However, we must remember that before the new regulation becomes effective, the EMA must have established an operational database for clinical trials and a portal for submissions. Six months after these two components are functional, the Regulation comes into full effect. 
The scope of the new regulation is extensive, with several primary components covered in the core text and multiple appendices. These include:
By harmonizing these requirements, submissions have been simplified from what might have been a total of 28 submissions to just one!
However, certain aspects will not be covered by the regulation and will remain country specific, such as ethical considerations, legal representation, site requirements and some administrative procedures.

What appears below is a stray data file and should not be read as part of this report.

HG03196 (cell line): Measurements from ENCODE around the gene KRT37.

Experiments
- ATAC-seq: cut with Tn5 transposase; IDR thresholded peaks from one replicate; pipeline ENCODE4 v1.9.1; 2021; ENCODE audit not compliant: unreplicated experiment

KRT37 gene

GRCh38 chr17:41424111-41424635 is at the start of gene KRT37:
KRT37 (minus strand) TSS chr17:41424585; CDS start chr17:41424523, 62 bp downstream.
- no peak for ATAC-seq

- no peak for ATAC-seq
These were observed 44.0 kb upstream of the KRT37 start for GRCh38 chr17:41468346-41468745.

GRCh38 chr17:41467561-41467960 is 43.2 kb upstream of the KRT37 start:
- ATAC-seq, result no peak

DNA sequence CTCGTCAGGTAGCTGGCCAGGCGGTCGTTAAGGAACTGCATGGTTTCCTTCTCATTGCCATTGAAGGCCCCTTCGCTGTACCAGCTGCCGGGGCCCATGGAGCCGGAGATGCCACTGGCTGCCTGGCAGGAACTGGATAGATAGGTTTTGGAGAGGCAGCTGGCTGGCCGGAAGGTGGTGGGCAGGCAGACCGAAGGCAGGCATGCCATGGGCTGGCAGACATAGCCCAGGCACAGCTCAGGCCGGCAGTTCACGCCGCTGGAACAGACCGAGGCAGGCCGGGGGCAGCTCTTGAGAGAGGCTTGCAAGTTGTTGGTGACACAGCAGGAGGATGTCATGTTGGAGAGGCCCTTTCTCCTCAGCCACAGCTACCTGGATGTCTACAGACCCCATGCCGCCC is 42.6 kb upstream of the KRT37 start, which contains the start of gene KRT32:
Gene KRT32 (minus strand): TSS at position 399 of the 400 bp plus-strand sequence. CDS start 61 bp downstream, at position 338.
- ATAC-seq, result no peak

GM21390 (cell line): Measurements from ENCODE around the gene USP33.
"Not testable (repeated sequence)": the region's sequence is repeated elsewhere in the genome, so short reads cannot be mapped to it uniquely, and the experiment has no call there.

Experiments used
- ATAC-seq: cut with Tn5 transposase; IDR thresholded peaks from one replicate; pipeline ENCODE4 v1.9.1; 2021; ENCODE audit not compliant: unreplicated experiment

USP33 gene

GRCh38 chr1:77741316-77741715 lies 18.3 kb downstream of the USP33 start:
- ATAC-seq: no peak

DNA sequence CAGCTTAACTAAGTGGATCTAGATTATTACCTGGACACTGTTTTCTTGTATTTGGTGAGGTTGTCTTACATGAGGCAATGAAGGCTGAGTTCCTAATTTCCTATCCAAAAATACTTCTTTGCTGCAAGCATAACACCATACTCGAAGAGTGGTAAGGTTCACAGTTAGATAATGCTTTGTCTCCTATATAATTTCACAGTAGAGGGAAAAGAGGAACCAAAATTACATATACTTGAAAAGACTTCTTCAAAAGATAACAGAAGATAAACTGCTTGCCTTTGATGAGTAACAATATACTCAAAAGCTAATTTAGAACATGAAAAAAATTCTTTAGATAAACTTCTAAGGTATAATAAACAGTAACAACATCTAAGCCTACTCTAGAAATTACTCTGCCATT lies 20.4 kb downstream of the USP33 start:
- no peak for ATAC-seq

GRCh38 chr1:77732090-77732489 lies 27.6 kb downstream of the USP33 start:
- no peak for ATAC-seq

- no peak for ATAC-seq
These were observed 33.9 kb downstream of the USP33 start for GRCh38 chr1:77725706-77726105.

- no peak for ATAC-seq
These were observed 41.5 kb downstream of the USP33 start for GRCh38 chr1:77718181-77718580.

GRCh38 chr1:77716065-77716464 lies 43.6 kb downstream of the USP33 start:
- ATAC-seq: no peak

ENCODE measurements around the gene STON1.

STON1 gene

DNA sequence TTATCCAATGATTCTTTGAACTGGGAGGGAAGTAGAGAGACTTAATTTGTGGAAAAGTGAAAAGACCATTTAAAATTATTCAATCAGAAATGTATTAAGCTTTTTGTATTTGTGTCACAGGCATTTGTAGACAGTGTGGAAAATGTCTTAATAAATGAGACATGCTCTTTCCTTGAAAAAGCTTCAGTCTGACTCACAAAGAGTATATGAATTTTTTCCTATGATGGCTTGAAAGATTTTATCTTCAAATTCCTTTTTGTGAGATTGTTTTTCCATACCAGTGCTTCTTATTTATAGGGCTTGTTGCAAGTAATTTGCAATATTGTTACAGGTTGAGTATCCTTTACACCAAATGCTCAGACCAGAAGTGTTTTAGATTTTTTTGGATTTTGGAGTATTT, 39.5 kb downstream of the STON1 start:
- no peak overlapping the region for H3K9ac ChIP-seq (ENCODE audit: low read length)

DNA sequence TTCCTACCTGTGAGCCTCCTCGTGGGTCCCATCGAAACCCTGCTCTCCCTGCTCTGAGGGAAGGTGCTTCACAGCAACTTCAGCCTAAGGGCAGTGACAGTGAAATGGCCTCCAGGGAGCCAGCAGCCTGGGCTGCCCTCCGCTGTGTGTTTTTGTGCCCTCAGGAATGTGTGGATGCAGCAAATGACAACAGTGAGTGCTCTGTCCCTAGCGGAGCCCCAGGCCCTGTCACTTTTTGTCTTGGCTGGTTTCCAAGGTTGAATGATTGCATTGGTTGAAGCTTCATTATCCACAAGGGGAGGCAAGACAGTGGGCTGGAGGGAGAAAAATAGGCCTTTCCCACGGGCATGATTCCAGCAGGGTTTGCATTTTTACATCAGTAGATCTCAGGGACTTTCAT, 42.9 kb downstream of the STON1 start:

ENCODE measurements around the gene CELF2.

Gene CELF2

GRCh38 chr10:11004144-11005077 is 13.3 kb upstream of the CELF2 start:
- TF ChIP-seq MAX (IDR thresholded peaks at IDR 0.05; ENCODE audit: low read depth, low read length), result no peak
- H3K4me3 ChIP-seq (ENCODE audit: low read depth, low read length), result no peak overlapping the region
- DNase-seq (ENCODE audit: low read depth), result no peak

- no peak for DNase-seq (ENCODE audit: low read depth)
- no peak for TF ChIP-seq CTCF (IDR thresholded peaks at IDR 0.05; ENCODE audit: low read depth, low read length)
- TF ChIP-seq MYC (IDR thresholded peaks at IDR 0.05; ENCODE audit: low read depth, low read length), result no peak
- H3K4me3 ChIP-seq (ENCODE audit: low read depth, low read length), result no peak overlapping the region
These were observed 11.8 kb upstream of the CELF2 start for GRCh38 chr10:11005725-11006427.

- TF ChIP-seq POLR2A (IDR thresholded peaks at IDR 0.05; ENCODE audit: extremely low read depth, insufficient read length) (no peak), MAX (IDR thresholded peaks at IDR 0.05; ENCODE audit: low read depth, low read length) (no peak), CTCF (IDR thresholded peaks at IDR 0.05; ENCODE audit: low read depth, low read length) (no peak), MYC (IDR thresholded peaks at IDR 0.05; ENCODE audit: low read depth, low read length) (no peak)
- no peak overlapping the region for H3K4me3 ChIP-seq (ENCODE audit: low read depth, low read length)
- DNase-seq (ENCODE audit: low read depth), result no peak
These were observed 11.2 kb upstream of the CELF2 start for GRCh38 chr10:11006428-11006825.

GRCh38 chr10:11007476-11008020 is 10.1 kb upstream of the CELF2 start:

Here are important things you need to know:
1) Part I – Study specific documents – The concerned member states cooperate in the assessment of scientific, therapeutic and safety aspects
2) Part II – Country/site specific documents – The assessment is made by each concerned member state individually, applied to items, such as biological samples, clinical trial agreements, informed consent, recruitment of subjects
What it means for sponsors:
*EudraVigilance (European Union Drug Regulating Authorities Pharmacovigilance) is the European data processing network and management system for reporting and evaluation of suspected adverse reactions during the development of new drugs and for following the marketing authorization of medicinal products in the European Economic Area (EEA). (https://en.wikipedia.org/wiki/EudraVigilance)